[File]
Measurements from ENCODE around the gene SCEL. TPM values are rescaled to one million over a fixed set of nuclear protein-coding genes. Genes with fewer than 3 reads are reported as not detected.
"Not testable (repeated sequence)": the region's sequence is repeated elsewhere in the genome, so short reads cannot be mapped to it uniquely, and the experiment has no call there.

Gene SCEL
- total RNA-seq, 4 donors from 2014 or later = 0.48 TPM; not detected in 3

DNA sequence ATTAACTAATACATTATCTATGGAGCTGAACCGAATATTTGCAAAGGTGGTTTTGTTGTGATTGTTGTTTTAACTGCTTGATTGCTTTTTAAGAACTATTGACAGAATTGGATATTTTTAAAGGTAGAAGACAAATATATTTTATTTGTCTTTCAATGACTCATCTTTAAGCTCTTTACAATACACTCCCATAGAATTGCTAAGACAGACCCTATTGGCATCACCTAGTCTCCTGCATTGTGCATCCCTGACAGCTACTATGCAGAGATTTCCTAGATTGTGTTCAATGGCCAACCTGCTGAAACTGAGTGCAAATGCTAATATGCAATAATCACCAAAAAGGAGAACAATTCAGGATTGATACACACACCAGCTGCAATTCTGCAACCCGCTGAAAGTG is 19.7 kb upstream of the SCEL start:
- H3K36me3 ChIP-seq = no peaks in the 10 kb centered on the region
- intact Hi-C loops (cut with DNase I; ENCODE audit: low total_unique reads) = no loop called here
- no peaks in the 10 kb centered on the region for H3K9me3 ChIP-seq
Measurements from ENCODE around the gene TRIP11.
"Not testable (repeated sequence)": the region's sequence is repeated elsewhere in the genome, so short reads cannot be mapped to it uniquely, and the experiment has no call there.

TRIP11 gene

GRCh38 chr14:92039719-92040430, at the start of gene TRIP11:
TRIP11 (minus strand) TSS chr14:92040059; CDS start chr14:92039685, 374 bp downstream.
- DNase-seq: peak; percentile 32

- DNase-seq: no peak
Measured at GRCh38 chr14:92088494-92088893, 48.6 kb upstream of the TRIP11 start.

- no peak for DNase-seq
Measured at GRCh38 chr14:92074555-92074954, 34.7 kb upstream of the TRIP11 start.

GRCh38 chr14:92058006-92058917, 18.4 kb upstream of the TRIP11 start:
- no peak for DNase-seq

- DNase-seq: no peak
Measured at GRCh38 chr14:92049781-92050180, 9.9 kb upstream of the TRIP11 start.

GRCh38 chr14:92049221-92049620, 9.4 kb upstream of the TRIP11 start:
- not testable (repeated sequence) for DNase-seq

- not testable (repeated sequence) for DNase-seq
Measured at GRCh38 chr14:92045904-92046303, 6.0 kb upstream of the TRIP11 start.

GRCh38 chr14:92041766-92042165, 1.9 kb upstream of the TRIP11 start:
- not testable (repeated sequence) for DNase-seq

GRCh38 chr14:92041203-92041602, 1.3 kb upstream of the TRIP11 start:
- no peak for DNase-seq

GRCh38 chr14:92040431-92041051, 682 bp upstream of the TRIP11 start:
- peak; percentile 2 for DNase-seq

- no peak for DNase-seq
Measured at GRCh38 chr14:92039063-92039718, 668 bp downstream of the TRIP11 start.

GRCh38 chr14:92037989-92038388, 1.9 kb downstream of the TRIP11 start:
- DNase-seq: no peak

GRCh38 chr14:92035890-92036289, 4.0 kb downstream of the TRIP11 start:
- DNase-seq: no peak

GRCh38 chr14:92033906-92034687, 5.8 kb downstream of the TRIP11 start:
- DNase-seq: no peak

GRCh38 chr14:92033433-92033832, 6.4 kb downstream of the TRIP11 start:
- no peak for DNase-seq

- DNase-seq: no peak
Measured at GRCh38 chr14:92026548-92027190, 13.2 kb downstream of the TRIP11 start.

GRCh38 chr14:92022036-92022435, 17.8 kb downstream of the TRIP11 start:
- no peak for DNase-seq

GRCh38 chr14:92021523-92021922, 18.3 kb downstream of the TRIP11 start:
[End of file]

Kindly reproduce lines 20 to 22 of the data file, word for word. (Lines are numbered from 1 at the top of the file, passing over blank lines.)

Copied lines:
- no peak for DNase-seq

- DNase-seq: no peak
Measured at GRCh38 chr14:92049781-92050180, 9.9 kb upstream of the TRIP11 start.